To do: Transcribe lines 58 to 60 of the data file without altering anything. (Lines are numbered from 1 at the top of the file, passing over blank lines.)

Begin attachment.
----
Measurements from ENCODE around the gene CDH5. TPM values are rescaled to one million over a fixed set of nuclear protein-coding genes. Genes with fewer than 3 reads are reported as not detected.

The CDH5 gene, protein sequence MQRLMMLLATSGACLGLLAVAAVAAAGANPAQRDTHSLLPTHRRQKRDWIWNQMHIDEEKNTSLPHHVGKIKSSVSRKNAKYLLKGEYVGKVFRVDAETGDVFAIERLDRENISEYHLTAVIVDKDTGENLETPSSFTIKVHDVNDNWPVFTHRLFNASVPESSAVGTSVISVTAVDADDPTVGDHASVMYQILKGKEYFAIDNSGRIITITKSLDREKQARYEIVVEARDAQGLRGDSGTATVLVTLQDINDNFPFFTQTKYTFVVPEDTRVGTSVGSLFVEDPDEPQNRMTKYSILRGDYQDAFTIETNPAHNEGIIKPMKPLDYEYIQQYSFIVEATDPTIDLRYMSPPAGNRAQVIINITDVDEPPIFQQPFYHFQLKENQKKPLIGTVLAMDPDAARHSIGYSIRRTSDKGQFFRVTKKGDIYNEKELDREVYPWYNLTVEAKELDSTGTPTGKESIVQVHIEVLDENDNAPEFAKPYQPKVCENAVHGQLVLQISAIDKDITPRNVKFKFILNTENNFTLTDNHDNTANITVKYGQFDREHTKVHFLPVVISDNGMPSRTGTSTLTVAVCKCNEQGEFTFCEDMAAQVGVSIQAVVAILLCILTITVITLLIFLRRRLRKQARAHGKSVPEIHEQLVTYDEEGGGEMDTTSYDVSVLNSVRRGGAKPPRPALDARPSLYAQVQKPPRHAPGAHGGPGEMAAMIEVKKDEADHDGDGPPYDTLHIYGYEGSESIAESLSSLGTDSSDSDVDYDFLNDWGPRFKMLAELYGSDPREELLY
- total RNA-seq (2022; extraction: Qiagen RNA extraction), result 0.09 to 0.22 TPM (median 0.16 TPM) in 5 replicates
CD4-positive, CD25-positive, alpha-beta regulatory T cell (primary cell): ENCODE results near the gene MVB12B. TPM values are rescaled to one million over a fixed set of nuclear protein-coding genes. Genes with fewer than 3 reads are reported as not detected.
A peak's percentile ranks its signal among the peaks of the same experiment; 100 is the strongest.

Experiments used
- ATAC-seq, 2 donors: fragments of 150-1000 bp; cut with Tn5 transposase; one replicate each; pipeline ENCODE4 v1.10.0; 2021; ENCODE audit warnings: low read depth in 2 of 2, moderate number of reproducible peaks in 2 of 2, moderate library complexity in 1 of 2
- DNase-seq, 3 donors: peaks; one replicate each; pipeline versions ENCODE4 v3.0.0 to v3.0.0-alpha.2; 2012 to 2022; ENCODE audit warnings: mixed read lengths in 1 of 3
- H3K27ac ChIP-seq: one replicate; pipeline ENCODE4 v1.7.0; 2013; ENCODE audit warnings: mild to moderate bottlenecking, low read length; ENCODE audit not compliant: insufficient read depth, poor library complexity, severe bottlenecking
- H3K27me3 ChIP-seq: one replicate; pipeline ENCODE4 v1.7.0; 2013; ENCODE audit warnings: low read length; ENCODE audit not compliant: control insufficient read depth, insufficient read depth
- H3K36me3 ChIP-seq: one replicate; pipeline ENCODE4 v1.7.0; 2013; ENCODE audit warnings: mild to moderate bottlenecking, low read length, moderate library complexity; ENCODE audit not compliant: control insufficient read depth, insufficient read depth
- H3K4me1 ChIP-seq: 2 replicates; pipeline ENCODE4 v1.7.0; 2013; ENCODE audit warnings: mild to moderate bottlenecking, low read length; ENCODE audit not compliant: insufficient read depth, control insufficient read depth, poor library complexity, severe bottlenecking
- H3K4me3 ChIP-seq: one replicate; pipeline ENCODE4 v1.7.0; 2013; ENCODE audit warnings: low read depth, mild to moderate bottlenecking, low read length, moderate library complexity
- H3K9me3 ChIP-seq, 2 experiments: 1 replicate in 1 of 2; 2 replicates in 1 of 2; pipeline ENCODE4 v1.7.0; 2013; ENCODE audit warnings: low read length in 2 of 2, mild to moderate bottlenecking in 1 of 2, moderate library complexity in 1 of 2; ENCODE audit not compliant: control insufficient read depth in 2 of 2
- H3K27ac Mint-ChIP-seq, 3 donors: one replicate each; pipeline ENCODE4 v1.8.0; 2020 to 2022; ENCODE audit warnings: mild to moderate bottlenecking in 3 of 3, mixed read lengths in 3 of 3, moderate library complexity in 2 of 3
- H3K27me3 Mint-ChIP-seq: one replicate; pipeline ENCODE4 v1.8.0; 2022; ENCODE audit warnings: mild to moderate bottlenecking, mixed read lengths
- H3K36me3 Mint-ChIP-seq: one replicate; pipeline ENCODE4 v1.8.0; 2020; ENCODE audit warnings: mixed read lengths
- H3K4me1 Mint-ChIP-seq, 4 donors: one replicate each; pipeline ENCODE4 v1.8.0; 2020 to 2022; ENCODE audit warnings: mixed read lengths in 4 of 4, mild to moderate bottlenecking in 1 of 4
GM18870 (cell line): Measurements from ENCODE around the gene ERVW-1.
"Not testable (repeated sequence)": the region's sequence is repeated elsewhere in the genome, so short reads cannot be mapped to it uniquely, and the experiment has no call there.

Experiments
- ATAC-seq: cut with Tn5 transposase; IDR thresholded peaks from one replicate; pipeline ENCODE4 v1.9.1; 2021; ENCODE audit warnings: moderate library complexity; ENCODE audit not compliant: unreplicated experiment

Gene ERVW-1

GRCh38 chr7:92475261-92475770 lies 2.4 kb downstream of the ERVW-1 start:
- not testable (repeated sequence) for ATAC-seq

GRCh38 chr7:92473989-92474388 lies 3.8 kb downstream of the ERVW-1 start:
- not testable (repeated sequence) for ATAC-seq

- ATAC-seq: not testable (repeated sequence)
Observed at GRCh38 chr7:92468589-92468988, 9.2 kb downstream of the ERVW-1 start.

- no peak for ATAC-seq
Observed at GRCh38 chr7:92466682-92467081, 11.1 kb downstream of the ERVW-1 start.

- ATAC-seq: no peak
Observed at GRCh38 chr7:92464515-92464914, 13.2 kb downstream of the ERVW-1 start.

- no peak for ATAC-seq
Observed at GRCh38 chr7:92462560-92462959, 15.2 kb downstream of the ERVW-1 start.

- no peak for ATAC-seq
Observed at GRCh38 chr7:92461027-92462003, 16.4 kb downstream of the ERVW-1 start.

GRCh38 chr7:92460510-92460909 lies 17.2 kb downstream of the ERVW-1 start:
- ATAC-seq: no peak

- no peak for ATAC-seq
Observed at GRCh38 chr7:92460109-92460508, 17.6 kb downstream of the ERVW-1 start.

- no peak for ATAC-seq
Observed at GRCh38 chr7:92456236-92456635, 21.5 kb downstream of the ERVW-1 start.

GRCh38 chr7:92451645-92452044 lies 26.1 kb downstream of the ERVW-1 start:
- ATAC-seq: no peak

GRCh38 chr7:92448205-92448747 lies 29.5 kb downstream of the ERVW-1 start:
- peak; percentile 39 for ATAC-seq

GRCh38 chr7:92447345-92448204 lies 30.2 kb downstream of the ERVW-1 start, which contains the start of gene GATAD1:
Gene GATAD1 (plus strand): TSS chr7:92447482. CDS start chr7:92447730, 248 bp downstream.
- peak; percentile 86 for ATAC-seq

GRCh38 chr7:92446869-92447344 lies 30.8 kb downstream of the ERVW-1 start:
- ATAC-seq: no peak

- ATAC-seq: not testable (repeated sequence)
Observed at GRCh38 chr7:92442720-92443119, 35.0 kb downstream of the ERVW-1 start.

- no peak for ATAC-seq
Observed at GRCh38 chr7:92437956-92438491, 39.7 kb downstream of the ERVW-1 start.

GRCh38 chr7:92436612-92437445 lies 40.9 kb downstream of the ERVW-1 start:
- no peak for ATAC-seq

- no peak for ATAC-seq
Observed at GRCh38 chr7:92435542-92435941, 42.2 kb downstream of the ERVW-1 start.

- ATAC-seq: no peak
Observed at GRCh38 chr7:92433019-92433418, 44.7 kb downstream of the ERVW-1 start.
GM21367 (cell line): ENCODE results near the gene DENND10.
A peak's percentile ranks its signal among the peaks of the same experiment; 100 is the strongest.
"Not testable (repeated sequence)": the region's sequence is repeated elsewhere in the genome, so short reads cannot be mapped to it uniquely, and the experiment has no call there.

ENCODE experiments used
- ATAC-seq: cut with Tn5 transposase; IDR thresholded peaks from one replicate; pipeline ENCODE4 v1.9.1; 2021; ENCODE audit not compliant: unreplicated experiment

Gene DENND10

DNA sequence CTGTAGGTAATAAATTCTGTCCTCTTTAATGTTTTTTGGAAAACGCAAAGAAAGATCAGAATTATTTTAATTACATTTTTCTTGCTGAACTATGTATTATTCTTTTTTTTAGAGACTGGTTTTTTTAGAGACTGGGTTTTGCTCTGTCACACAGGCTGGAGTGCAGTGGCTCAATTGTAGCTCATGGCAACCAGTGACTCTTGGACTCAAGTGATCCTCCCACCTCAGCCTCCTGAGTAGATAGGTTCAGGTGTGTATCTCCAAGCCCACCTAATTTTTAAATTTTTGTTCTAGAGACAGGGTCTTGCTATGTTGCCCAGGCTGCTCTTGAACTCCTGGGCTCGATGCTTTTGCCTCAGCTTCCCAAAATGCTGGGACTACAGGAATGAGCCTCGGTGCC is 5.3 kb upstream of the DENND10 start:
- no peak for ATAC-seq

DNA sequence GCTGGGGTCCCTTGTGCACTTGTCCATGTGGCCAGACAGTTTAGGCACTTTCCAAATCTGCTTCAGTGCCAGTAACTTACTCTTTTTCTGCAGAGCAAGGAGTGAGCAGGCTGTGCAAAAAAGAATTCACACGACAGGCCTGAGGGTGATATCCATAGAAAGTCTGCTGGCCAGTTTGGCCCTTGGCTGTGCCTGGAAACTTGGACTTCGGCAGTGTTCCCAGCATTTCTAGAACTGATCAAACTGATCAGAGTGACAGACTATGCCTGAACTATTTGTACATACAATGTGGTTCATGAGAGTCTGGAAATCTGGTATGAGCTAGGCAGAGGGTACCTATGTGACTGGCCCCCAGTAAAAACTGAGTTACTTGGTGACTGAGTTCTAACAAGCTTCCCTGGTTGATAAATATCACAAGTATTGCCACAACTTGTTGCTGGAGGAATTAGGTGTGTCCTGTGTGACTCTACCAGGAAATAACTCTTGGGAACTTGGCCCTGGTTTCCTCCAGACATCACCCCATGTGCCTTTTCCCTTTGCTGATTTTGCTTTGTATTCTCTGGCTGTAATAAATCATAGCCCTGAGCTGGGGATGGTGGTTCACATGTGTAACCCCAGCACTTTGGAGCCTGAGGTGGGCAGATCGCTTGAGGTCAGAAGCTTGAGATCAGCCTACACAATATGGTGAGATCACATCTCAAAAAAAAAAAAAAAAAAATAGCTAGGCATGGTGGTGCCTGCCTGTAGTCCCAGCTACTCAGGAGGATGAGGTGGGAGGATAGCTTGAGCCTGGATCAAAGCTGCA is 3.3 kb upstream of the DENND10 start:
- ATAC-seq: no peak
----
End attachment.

- no peak for ATAC-seq

- no peak for ATAC-seq
Observed at GRCh38 chr7:92435542-92435941, 42.2 kb downstream of the ERVW-1 start.